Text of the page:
Continuing with the findings attacked by the motion, the trial court found defendant sold plaintiff the Marrs and Warren interests during January, 1955, as a result of defendant's solicitations. The Jabara and Harris sales during December, 1954, had resulted from plaintiff's inquiry. Defendant was listed as a director and also vice-president of the corporation from January 2, 1955, to August 2, 1955, he attended board of directors' meetings in Winfield, Kansas, and also in Wichita pursuant to notices received by him of such meetings. Subsequent to August 2, 1955, the management of the corporation was changed and shortly thereafter the corporation was adjudged bankrupt and is no longer in existence. Plaintiff tendered to defendant assignments of his interests in the above described oil *62 and gas leases together with the sum of $995.96 representing proceeds received therefrom by plaintiff. Finally, the trial court found plaintiff was entitled to $550 reasonable attorney fees.

The trial court's conclusions of law were that it had jurisdiction of the parties and the subject matter. The assignments in question were securities under the provisions of G.S. 1949, 17-1223 (3), and were not exempt securities or transactions under G.S. 1949, 17-1224, 17-1225.

The following conclusions of law also were attacked by defendant's above-mentioned motion to strike:

The defendant in aiding and participating in the sales to plaintiff was acting on behalf of and as agent for the corporation. Suit had been timely brought under G.S. 1949, 17-1240, and defendant had failed to prove plaintiff was estopped to prosecute the action. Plaintiff made due tender to defendant of his interests in the securities and the income received by him. Judgment was granted generally in favor of plaintiff in the amount of $5,304.04 with interest at six per cent from June 6, 1955, $550 attorney fees, and costs.

Along with the motion to strike, defendant filed his motion for new trial. In its journal entry of judgment the trial court entered judgment for plaintiff for a total of $7,800.62.

In support of his motion for new trial, defendant presented the testimony of certain witnesses along with affidavits made by other witnesses. He called the court's attention to the fact that plaintiff's exhibit 1 (the corporation's annual report for year 1954 filed with secretary of state but not certified) was the only direct evidence offered by plaintiff in support of the allegations of his petition that defendant was a director, officer, or stockholder of the corporation during the period charged and no allegation had been made that plaintiff was an agent, to which statement the trial court replied:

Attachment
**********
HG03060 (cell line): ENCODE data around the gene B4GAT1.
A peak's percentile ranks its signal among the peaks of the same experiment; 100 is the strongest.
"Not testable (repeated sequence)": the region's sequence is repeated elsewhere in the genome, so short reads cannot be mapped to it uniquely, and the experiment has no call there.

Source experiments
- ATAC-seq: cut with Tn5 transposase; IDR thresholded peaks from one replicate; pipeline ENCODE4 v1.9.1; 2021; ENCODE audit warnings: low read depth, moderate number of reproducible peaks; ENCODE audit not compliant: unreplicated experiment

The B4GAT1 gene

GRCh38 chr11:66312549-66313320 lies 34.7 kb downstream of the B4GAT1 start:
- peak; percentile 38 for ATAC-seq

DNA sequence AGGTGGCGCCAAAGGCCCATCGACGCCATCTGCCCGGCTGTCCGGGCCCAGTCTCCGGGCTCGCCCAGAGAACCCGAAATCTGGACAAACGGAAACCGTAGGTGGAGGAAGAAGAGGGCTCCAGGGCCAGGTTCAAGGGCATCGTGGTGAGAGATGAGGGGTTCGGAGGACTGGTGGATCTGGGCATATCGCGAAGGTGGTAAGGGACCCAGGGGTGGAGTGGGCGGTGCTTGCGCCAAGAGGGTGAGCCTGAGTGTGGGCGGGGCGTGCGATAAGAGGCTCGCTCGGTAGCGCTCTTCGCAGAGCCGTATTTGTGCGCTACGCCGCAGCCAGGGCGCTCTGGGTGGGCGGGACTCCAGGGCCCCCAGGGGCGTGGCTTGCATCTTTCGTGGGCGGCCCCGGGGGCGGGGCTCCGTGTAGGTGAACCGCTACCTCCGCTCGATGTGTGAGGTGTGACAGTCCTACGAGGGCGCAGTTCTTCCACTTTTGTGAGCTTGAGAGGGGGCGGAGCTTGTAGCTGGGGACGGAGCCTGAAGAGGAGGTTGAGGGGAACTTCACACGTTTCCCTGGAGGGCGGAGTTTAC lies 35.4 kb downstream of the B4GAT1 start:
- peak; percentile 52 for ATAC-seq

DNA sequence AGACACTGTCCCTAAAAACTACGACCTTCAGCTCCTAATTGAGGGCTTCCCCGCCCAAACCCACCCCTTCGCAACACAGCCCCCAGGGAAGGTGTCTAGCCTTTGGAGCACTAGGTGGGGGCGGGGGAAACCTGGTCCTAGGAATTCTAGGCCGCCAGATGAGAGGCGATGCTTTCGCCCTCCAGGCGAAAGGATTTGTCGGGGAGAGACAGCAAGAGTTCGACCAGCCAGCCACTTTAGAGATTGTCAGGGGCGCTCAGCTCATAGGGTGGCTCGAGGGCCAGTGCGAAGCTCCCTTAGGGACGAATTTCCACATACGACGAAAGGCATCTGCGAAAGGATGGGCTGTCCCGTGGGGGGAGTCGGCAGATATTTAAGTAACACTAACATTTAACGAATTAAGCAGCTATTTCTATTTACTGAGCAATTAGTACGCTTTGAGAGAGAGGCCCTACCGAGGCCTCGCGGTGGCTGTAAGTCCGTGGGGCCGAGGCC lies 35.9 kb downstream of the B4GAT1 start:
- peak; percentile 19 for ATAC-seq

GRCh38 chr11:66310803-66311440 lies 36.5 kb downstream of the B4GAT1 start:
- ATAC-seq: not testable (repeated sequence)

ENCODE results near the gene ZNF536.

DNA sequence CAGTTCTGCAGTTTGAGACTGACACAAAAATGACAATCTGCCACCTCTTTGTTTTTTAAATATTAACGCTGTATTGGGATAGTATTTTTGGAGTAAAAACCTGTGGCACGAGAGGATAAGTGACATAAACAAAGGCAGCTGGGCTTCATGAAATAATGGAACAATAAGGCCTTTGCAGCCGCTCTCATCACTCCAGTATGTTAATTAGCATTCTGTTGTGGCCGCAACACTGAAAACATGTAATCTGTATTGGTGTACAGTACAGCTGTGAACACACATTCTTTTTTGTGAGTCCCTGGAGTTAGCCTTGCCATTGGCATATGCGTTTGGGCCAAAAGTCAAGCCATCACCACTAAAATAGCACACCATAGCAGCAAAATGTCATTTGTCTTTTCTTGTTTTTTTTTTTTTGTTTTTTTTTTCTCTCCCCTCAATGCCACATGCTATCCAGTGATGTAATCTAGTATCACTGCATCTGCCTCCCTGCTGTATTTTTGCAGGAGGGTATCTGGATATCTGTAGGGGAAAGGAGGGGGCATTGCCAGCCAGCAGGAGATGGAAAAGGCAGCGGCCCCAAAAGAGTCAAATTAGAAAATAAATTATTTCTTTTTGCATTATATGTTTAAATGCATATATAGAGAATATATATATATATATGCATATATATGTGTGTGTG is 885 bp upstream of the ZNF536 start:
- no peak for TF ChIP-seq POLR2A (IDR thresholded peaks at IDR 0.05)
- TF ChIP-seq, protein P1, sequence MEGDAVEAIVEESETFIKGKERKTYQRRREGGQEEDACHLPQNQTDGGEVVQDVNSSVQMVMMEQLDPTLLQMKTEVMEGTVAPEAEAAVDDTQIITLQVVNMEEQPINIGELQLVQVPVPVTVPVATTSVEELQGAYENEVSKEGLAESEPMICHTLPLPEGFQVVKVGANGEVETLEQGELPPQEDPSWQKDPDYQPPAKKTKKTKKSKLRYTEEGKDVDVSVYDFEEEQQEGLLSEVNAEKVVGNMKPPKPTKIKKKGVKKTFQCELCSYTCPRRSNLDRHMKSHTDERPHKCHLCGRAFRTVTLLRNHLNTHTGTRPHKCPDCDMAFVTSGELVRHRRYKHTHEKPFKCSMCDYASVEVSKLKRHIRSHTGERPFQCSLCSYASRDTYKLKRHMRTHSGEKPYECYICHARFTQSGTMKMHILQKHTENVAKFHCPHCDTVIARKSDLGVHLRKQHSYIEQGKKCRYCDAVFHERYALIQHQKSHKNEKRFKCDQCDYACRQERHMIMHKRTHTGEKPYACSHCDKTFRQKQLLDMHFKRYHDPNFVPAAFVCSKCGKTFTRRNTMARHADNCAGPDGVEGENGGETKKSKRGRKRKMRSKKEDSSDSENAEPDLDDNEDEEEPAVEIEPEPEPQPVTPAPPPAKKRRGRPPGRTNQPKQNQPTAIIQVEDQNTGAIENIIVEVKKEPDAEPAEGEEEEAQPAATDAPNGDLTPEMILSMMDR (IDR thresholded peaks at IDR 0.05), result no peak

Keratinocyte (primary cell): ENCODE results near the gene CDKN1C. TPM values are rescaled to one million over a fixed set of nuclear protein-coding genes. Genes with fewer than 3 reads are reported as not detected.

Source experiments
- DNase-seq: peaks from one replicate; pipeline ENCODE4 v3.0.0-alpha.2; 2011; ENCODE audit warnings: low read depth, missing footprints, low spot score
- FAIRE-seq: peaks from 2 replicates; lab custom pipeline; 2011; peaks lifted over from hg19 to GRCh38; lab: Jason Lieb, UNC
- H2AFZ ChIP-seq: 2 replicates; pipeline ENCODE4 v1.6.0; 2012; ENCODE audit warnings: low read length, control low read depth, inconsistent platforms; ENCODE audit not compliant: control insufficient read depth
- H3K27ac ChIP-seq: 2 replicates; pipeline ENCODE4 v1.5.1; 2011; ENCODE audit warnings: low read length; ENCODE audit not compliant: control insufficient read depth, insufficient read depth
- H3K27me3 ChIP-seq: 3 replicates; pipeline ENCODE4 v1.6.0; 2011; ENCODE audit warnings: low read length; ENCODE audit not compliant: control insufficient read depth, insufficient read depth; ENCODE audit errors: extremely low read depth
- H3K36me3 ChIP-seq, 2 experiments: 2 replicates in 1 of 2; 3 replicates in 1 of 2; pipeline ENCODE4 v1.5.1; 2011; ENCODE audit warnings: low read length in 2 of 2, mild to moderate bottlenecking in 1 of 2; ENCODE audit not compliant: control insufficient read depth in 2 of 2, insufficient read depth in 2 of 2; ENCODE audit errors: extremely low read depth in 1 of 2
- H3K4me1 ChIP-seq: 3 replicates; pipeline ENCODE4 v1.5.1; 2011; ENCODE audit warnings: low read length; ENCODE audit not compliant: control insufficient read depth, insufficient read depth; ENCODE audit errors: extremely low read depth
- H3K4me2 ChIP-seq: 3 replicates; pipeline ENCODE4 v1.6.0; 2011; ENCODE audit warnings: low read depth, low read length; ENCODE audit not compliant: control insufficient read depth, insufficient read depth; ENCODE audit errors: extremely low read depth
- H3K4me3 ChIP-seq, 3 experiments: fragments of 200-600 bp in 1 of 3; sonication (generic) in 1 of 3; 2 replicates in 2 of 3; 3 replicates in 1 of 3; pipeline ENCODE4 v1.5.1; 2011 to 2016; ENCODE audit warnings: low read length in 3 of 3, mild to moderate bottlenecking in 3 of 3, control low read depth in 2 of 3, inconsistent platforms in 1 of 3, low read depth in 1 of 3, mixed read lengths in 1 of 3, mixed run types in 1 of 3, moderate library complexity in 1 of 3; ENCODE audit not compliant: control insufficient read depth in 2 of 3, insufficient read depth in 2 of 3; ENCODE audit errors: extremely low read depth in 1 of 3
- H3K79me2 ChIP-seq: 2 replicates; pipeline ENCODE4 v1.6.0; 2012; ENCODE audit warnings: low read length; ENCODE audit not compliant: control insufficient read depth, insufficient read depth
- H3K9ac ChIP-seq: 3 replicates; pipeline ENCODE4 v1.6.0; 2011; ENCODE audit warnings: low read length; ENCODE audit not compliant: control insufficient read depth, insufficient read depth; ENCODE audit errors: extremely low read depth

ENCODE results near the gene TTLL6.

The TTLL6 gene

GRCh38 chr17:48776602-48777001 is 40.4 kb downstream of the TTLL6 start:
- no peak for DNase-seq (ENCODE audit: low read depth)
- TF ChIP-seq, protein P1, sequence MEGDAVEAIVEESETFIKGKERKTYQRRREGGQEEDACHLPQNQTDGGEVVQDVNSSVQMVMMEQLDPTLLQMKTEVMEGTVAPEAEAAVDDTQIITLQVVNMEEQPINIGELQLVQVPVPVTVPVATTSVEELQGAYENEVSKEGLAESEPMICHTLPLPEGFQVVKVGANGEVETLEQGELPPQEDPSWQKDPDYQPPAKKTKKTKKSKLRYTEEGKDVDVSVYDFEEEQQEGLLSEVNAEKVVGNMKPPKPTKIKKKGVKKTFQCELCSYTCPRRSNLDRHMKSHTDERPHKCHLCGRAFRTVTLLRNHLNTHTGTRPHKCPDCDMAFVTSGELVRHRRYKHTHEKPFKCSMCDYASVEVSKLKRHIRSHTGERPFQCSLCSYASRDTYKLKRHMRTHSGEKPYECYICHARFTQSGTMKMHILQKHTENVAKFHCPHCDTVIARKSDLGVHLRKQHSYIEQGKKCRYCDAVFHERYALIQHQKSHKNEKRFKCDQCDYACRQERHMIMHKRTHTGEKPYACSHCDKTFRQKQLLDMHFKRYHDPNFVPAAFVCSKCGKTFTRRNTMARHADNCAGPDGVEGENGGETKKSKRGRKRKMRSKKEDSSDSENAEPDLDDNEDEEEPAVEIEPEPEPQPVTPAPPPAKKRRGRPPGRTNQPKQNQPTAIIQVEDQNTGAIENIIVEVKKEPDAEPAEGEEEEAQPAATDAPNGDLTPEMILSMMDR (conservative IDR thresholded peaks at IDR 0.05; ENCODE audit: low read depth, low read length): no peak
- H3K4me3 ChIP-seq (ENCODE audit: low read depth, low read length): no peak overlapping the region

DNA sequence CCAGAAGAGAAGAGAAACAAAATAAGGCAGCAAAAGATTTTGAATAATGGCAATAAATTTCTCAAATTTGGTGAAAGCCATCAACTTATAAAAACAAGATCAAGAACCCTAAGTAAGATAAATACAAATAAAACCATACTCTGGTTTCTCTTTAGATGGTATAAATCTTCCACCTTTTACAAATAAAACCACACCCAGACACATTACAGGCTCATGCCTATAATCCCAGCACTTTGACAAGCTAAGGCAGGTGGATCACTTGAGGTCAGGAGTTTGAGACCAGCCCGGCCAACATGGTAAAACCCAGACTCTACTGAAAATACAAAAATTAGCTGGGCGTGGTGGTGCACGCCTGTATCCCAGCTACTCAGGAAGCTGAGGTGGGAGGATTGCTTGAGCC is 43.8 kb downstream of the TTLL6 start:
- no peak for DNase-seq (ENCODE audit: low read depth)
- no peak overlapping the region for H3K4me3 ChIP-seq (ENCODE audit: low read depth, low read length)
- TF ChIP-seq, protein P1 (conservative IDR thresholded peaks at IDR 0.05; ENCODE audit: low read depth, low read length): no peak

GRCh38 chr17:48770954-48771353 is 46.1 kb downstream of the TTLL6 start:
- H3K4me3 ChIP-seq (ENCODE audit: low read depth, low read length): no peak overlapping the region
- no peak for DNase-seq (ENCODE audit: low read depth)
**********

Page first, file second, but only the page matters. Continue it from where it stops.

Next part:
"Well, this judgment was not based primarily on his having been an officer of the corporation. It was based on agency and procuring the sale."

During the course of the hearing on defendant's motion for new trial, plaintiff moved to amend his petition to conform to the facts which motion was sustained by the trial court over defense objection. The amendment alleged that the transactions took place in the state of Kansas and that defendant was an agent of the corporation in making the sales instead of acting as an officer or director thereof.

The presentation of the motion for new trial was commenced on *63 August 14, 1961, and on August 15, 1961, upon completion thereof, the trial court overruled the motion to strike and motion for new trial, sustained plaintiff's objections to exhibits and proffer of evidence on the motion for new trial, and finally reduced its previous judgment by the sum of $2,000 making a total judgment of $5,800.62. Hence this appeal by defendant.

This case presents an unusual situation and none of the authorities presented by the parties or found by the court covers such an exact situation as to answer the questions. G.S. 1949, 17-1223 (3), in pertinent part provides as follows:

"`Security' shall mean and include any ... contract or instrument whatsoever, representing or constituting evidence of ... any oil, gas or mining lease, royalty, or mineral deed, or in any property represented to contain or to be a prospect for oil, gas or minerals, and any interest units, or shares in any such lease, royalty or deed...."

Due to the allegation in the answer of the defendant that the alleged transactions were specifically exempt under our statutes, which he was required to plead under Zehring v. Foster, 184 Kan. 599, 603, 339 P.2d 331, certain provisions of G.S. 1949, 17-1225, became an issue and in pertinent part the statute reads: